The Government has reiterated its commitment to continued implementation of the National Call to Action Against Corruption.
Some of the measures therein include requirement for Government suppliers at both the national and county level to sign a Business Code of Ethics domiciled in the Public Procurement Oversight Authority, compulsory and continuous ethics and integrity training across all levels of the public service and operationalisation of the Asset Recovery Agency.
It also includes continuous and objective lifestyle audits for all accounting officers as well Authority to Incur Expenditure (AIE) holders.
Accordingly, the Government has allocated the Ethics and Anti-Corruption Commission (EACC) Sh4 billion which is a 43 per cent increase in funding compared to the current financial year (2016/17).
In so doing, the Government may be aiming at expanding EACC’s capacity in terms of human capital and related forensic technology implement measures in the National Call to Action. This may help EACC to bring in more resources such as investigators to advance the fight against corruption in addition to increased confidence from bilateral partners such as donors and other foreign governments.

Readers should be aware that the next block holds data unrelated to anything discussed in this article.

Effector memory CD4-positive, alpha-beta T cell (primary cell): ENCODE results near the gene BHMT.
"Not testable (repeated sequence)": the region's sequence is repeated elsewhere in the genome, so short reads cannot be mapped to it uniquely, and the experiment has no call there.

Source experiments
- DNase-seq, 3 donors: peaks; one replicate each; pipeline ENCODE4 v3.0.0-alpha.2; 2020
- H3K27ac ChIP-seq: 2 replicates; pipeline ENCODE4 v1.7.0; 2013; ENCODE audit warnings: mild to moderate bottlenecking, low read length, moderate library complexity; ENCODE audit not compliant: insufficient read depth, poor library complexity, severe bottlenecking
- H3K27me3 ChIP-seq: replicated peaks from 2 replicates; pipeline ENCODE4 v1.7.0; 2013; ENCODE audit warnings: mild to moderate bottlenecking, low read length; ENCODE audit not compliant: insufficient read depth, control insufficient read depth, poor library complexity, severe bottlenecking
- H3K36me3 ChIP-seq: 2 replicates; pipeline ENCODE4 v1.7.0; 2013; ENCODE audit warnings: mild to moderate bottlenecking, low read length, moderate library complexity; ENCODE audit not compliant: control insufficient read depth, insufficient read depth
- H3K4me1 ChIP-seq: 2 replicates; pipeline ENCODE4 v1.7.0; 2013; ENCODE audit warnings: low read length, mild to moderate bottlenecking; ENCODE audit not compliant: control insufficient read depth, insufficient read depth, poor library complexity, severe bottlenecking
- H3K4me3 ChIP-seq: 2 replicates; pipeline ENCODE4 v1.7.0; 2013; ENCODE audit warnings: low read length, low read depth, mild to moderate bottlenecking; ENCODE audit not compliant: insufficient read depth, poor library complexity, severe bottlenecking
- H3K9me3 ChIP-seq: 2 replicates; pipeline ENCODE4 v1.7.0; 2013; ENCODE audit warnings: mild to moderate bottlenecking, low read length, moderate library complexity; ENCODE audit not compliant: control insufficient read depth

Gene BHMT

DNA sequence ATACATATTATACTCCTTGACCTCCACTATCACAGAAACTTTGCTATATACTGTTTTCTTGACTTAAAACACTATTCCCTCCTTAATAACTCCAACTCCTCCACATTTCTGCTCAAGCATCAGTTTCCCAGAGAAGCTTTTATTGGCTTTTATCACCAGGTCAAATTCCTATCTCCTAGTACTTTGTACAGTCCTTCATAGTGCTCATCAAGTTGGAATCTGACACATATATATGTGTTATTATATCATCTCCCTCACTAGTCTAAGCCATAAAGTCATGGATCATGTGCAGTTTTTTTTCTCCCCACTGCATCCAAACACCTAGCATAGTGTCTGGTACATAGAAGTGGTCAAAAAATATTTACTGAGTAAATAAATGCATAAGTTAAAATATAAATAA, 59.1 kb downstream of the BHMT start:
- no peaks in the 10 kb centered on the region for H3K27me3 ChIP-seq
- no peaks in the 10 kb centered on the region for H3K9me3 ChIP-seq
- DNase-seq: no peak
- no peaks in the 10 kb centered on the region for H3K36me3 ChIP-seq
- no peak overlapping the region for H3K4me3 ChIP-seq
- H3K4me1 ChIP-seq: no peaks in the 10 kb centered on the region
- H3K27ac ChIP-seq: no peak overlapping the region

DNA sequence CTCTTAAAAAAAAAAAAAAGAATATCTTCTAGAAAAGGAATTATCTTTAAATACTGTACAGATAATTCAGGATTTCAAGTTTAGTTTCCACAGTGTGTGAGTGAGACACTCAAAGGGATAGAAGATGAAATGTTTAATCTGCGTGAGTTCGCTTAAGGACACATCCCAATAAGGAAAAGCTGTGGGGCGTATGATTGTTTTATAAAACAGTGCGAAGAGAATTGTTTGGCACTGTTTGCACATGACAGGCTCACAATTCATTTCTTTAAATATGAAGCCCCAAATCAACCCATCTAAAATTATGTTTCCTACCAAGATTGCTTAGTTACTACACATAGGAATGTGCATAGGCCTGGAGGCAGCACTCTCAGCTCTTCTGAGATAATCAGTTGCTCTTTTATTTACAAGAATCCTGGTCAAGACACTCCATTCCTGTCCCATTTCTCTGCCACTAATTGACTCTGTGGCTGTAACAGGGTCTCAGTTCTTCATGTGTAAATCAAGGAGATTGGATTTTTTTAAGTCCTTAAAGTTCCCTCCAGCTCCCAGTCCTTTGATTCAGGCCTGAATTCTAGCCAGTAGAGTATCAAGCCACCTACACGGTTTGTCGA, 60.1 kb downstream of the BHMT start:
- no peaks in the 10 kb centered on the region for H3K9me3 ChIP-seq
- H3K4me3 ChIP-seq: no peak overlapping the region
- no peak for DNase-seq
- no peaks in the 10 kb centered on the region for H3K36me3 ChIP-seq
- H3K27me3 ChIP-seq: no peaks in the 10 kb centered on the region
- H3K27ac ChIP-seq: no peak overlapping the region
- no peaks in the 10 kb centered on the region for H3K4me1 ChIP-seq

The Bribery Act 2016, requires EACC to assist private entities, public entities and any interested person to develop and put in place procedures for prevention of bribery.
EACC has also been made the receiving entity of suspected bribery cases. This will definitely be a stretch on EACC’s current capacity and may have contributed to the increased funding. In the 2016-17 budget statement, the Government had projected to repatriate about Sh52 million as proceeds of corruption from the Smith and Ouzman case.
Willing to work
The monies were to be used to procure 11 ambulances for various hospitals. Actual proceeds repatriated were Sh577 million which the CS confirmed had been applied for the benefit of the health sector in the Arid and Semi-Arid regions of Kenya. This shows that Government is willing to work with international agencies and foreign governments to repatriate money that have been siphoned out of the country and hidden in foreign jurisdictions. These repatriations are also a clear indicator that all these efforts should result in positive results during prosecution of these fraud cases. [Moses Kuria, Senior Manager, Risk Advisory Services Deloitte East Africa]